First up, Summer in Tintagel - out on the 14th of July, Cast Away Stones, finished a few months ago, and The Calico Cat finished just last week!
I am a bit of a writing machine at the mo, though I think I will have a rest now. The extracts are all very different from each other. I hope you like them! Oh, and if any talent scouts or Hollywood producers fancy getting in touch, just form an orderly queue...
Rosa kneels on the lawn. It is summer, but the grass is damp under her bare legs and she wishes that she had taken the picnic rug that Mummy had tried to give her just now. Mummy said that she was wilful and she’d have to learn by her own mistakes. Rosa wonders what wilful means as she pours water from the plastic teapot into a tiny cup and places it in front of Barney, her oldest teddy bear. Wilful is perhaps the same as stubborn. Daddy often says she is stubborn.
‘Would you like tea too, Miss Jemima Puddleduck?’
A stuffed green and brown duck looks at her from its one glassy eye, but says nothing. Rosa nods. ‘Yes, of course you would. You can have a biscuit too.’
Rosa puts cups in front of all her toys and looks back across the long expanse of grass towards her house. The sun hides itself behind a cloud, but that isn’t the reason she has goosebumps forming along her arms. She feels her heartbeat quicken and she tightens her grip on a biscuit. It crumbles and leaves as sticky smear of chocolate on her fingers. Rosa licks the chocolate, but her stomach rolls and she tries to blot out a voice in her head. Daddy will be angry, very angry.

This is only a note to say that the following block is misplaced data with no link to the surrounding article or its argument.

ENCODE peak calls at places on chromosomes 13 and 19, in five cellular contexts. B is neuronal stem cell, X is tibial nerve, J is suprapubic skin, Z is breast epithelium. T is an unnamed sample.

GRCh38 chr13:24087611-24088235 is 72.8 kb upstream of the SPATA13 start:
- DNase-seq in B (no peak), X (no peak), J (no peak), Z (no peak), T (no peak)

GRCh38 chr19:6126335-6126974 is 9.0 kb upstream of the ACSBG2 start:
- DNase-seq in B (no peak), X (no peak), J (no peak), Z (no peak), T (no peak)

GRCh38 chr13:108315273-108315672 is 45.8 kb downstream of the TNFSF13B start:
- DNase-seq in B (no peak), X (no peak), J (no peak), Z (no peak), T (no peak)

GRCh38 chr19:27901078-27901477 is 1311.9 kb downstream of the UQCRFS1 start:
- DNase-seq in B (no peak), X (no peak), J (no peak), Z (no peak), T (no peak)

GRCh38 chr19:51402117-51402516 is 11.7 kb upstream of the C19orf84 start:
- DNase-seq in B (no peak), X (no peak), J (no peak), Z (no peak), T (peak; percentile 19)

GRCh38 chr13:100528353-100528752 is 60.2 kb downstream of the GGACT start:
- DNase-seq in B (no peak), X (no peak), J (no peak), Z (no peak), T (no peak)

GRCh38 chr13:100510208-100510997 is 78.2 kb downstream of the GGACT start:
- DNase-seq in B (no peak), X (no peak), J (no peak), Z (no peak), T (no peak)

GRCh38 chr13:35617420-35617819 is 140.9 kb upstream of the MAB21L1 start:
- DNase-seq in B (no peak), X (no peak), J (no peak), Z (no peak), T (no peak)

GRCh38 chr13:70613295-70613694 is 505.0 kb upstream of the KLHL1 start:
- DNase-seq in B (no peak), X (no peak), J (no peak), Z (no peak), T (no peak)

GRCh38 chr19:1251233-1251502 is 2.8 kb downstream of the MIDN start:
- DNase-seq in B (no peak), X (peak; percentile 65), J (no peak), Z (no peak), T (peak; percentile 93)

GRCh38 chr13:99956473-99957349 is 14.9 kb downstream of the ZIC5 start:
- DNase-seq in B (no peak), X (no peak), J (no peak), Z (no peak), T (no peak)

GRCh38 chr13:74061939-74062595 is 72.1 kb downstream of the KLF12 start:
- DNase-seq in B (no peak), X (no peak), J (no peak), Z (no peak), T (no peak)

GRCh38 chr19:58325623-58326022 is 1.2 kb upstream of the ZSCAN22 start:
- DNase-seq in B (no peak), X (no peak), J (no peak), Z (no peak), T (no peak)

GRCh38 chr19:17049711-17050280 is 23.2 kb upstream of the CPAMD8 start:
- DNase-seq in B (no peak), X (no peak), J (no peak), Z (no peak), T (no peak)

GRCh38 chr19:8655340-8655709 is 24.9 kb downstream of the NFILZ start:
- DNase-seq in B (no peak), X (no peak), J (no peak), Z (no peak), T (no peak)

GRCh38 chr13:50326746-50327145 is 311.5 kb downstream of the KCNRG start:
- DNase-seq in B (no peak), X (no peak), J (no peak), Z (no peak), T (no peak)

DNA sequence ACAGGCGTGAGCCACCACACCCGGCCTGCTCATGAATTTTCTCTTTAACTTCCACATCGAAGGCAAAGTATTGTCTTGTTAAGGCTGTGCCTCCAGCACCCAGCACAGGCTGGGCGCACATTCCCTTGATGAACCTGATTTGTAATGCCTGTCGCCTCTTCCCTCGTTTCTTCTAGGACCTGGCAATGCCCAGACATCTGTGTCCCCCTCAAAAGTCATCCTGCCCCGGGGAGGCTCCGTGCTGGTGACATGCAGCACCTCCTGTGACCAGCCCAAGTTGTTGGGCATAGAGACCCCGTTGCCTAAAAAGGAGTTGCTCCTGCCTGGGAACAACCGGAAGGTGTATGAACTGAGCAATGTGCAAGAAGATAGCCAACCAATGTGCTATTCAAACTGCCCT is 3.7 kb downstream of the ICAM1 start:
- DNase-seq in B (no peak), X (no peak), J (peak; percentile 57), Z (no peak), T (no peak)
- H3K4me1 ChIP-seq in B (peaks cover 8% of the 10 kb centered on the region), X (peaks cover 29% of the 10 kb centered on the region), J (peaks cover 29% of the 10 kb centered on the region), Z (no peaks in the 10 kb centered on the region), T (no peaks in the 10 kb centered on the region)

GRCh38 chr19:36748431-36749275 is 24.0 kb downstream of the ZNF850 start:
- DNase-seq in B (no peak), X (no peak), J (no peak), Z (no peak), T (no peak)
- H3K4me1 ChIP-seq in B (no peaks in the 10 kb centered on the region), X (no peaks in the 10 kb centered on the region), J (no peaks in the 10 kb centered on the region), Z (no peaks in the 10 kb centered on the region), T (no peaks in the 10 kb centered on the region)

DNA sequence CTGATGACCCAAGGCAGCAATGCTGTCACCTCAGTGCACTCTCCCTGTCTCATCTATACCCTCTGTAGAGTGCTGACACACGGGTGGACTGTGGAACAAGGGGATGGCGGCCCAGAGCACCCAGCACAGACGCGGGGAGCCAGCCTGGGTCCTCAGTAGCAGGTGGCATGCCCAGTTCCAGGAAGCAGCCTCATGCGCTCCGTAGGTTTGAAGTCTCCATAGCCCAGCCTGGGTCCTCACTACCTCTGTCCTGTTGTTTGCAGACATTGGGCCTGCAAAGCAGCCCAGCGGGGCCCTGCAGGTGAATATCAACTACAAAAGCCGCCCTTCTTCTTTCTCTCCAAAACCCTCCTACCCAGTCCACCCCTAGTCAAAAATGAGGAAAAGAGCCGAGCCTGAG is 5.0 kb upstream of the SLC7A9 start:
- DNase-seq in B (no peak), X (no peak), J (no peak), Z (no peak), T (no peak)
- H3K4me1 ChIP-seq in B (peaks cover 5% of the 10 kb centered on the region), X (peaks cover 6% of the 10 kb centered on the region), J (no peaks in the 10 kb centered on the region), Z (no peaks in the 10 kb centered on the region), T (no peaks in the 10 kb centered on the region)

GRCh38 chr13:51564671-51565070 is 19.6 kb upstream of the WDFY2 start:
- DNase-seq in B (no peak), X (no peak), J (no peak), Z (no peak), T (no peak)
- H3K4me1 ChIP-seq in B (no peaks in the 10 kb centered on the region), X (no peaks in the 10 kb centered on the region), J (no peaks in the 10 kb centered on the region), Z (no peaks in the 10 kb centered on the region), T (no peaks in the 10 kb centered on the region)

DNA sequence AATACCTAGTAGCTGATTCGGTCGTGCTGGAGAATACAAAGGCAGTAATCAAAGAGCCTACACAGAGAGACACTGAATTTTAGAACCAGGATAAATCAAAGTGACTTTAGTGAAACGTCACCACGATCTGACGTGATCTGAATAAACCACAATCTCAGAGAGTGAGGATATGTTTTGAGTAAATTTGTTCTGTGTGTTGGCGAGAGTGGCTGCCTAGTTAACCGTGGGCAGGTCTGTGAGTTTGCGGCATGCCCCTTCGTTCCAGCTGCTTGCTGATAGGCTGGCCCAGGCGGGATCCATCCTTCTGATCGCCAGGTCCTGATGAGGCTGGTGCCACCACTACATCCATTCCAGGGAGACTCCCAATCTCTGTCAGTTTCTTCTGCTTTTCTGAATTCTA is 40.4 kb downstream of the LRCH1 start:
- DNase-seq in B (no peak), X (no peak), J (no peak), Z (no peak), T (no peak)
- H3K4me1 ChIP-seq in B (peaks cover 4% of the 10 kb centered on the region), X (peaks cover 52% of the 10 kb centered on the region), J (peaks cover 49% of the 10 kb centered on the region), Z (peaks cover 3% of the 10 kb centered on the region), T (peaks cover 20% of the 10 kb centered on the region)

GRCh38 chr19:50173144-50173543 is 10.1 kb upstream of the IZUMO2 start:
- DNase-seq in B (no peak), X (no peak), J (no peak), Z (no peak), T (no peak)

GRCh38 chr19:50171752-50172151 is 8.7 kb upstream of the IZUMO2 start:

A scream pierces the silent afternoon. It comes from the house and it sounds like her mother. Rosa leans her back against a tree and draws her knees up under her chin. She looks at a grass stain on her white sock and her whole body begins to shake. A siren wails up the valley and she knows that something bad has happened. Very bad.
She has been under the tree what feels like a long time, but then she sees Daddy burst from the house as if he has been fired like a bullet from a gun. His hair is messy and he runs his hands through it with wild jerky movements. Daddy’s tie is pulled to the side and he doesn’t look at all neat. Being neat is something he is very proud of. Rosa tries to make herself small, but he has seen her and runs towards her ... fast.
Daddy kneels beside her and puts his big hands on her shoulders. He shakes her roughly. ‘This is all you fault! Dabbling in evil always ends in disaster, do you hear me?’
‘I ... I ... haven’t done anything ...’
‘Don’t lie! All this mumbo jumbo about ghostly old ladies appearing in my house and warning you about ...’ Daddy’s face looks like a Halloween mask and his mouth twists down at the corners. ‘Never mind. You are going to your room and staying there for the rest of the day!’
Rosa’s arm hurts where Daddy is squeezing it as he drags her back to the house. Her eyes fill, but she won’t let him see. She is glad she is going to her room, because she doesn’t want to know exactly what has happened; the bad thing that has made Daddy so angry. Rosa has a good idea already and this makes her so sad that she can hardly breathe...
CAST AWAY STONES
Sunday morning in our street looked the same as it did on every other day except that privet hedges looked less green, the windows hid behind curtains, flowers in gardens seemed a little more faded and the garden gnomes looked hung-over. It was though the week had been so hard to deal with that the collective energy of houses, humans, plants and gnomes alike had been reduced to emergency levels only. Today being the first of August and the third of a heat wave added an extra layer of apathy and inertia, unbroken even by the tolling of St Bartholomew’s bell calling all parishioners, willing or reluctant to morning service.